By ANGELA DAWSON
Front Row Features
HOLLYWOOD—Stephen Merchant is best known as Ricky Gervais’ writing partner and frequent onscreen comedy foil. The two conceived the original acclaimed U.K. TV series “The Office,” and subsequently co-executive produced the award-winning American version that starred Steve Carell and John Krasinski.
While the extremely tall (6’7”), bespectacled blond stayed pretty much behind the scenes on the original “Office” (with the exception of a single guest appearance), he turned up alongside Gervais in their next hit comedy “Extras,” in which Merchant played the somewhat incompetent talent agent Darren Lamb to Gervais’ struggling actor Andy Millman.
The British duo has continued to work on other TV shows as well as in other mediums (movies, including “The Invention of Lying,” and podcasts). Indeed, they are working on an upcoming “Life’s Too Short” special (based on their 2011 TV series “Life’s Too Short”), due out later this year.
The 38-year-old Merchant takes on a decidedly prettier scene partner—Oscar winner Halle Berry—in Peter Farrelly’s star-studded ensemble comedy “Movie 43.” Judging by its red band trailer, the oddly titled project is a saucy R-rated comedy along the lines of the Zucker/Abrams/Zucker production “Kentucky Fried Movie.” Like “KFM,” “Movie 43” is composed of several stand-alone comedy sketches starring big name Hollywood actors, including Gerard Butler, Naomi Watts, Liev Schreiber, Hugh Jackman, Emma Stone, Kate Winslet, Halle Berry, and, of course, Merchant. The segments also boast various directors and writers.
Merchant and Berry’s segment is directed by Farrelly (“Dumb & Dumber,” “There’s Something About Mary”) himself. “Movie 43” billed as “the most outrageous comedy ever made.”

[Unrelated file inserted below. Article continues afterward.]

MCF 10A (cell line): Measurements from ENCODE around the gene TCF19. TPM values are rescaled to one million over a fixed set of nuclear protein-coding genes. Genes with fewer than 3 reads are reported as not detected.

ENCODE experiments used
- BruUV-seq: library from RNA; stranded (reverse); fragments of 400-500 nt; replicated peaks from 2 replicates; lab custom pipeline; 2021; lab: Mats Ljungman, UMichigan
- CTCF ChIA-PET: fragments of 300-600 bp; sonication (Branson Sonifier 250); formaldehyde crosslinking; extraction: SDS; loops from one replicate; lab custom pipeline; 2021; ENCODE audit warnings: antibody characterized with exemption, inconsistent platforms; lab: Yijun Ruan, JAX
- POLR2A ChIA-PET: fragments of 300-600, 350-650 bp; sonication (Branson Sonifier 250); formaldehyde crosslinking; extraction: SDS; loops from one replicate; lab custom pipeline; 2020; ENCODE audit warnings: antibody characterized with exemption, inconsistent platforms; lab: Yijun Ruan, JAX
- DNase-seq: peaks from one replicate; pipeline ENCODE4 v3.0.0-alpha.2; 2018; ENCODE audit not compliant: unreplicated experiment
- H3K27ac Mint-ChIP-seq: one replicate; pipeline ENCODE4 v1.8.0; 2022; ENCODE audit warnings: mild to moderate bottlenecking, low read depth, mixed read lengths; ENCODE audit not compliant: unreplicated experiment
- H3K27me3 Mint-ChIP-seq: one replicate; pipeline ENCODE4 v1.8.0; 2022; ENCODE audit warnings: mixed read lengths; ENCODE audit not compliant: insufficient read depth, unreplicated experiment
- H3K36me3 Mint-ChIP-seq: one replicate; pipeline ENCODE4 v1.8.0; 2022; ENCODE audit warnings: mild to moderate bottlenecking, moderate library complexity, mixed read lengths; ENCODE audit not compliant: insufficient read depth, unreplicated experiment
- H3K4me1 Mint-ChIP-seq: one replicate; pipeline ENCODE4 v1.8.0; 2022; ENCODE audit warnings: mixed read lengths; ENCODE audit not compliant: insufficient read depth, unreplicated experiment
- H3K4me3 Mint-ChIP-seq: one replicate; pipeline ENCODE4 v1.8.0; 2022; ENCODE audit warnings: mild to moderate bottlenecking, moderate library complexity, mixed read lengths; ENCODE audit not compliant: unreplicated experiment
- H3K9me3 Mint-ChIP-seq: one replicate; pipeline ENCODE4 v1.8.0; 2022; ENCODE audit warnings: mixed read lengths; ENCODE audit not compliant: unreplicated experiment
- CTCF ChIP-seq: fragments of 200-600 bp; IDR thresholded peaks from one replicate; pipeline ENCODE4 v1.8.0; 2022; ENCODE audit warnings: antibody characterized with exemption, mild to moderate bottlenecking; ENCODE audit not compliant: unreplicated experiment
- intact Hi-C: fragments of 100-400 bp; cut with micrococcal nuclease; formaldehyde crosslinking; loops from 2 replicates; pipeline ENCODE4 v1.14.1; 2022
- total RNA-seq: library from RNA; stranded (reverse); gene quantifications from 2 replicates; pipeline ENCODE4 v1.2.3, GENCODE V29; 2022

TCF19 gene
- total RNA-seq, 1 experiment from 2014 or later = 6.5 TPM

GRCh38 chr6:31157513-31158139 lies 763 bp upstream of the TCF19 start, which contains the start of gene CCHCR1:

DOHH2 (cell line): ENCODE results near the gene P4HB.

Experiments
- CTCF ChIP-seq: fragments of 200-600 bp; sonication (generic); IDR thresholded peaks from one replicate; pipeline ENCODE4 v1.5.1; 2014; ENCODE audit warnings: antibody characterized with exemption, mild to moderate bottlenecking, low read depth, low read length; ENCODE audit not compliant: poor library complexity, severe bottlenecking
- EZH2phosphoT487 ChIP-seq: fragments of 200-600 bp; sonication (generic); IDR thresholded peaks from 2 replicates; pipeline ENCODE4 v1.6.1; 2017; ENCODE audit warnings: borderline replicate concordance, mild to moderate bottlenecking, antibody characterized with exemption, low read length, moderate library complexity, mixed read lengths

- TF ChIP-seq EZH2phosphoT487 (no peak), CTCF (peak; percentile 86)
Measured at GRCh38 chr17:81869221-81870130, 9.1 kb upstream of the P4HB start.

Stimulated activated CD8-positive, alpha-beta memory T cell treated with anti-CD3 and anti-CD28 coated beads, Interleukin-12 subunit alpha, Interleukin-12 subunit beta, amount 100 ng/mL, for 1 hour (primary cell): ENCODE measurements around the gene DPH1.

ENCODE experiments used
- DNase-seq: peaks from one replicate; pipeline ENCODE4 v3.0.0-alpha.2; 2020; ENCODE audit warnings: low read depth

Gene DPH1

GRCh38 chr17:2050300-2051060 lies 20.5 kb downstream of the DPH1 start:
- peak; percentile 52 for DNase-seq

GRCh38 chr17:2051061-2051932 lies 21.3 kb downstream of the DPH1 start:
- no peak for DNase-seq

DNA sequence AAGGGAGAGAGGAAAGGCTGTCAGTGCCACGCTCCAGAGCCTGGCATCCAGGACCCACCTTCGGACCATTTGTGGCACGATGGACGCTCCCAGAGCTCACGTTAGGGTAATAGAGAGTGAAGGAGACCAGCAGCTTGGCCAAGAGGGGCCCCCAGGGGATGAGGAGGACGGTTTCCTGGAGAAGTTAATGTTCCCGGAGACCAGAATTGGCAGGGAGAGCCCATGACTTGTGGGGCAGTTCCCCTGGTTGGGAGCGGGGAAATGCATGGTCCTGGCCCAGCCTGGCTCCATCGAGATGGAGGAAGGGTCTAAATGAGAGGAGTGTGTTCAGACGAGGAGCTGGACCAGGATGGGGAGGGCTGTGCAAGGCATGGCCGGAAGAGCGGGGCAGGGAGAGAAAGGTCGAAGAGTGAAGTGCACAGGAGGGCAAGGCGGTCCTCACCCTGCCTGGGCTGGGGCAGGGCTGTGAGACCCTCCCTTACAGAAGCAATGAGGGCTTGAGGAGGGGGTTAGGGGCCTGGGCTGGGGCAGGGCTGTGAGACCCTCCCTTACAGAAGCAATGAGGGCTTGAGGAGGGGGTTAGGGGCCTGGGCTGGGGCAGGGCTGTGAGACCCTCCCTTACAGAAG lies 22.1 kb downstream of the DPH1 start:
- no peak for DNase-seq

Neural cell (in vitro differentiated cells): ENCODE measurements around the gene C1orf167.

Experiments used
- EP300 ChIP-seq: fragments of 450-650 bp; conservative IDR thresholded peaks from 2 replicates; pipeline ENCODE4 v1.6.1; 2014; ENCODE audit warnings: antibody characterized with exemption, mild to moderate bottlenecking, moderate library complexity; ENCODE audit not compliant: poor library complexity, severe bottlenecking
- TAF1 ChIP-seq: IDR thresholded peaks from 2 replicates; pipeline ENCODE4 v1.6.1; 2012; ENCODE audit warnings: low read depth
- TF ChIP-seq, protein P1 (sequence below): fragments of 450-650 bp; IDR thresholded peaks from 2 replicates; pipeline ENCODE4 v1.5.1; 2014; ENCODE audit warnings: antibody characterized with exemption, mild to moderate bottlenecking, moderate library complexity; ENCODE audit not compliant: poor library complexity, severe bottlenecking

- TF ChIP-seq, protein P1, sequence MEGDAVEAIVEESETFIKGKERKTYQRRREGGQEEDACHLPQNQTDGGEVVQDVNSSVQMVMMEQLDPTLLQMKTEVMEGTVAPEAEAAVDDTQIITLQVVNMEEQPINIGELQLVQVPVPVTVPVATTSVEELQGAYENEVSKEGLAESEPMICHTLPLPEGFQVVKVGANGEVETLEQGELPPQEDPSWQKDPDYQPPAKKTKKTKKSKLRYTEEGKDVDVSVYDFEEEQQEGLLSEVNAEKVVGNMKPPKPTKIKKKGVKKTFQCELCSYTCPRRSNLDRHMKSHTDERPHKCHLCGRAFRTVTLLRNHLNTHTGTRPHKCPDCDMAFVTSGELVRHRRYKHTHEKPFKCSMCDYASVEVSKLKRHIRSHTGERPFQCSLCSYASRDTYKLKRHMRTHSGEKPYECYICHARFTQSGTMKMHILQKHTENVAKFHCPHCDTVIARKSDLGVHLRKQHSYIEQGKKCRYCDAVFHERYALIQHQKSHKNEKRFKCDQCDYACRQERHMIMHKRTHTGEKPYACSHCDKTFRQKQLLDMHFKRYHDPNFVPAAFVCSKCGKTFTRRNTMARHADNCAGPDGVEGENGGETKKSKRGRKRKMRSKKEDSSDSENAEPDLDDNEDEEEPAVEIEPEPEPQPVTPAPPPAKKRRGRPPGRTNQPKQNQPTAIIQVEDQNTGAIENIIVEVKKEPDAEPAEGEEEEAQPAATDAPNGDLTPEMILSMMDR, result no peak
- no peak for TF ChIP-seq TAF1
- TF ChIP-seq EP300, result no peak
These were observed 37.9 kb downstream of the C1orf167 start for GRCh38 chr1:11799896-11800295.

While movie trailers have hinted at the hijinks of “Movie 43,” the comedy was not screened for critics prior to its release.
We pried what we could from Merchant, who recently called early one morning from London, to get the scoop on “Movie 43” and what else he’s got cooking.
Q: “Movie 43 is shrouded in mystery. When you got involved in the project, was it mysterious to you? Did you just receive your segment of the script?
Merchant: Peter Farrelly said to me “Do you want to be on a blind date with Halle Berry?” and I was like “Yep. Yep.” I’d have paid them to let me do that, so there was no discussion. I didn’t care what the rest of the film was going to be. I didn’t even ask to see what the rest of the script was. I just jumped in for selfish reasons. I just wanted the photograph to put on my wall with me and Halle Berry. They mentioned there were these other sketches with other people, but I wasn’t listening. I was too busy thinking about Halle Berry.
Q: Had you met Halle before?
Merchant: This was the first time. We showed up on the first day and off we went, really. I’m always concerned that big stars are going to be diva-ish or difficult but she was nothing like that. She was ready to jump straight in and happy to make a fool of herself. She was happy to humiliate herself in the sketch, which is something I’m always concerned about because a lot of actors are sort of precious and they don’t like losing their dignity or their cool onscreen, but she was gung-ho, she didn’t care.
Q: If you’re going to be in a Farrelly movie, you’ve got to be game for anything, right?
Merchant: Yes. I guess she know what was going to be asked of her. She didn’t queer anything. She just got on with it.
Q: The gist of you’re sketch is that you’re on a blind date and your date is going sour and you decide to play truth or dare, right?
Merchant: Right. I’m on a date with Halle Berry. There’s nothing funny about that. Everyone accepts that. And from there she suggests a game of truth or dare. It’s fairly tame at first and then it ramps up from there.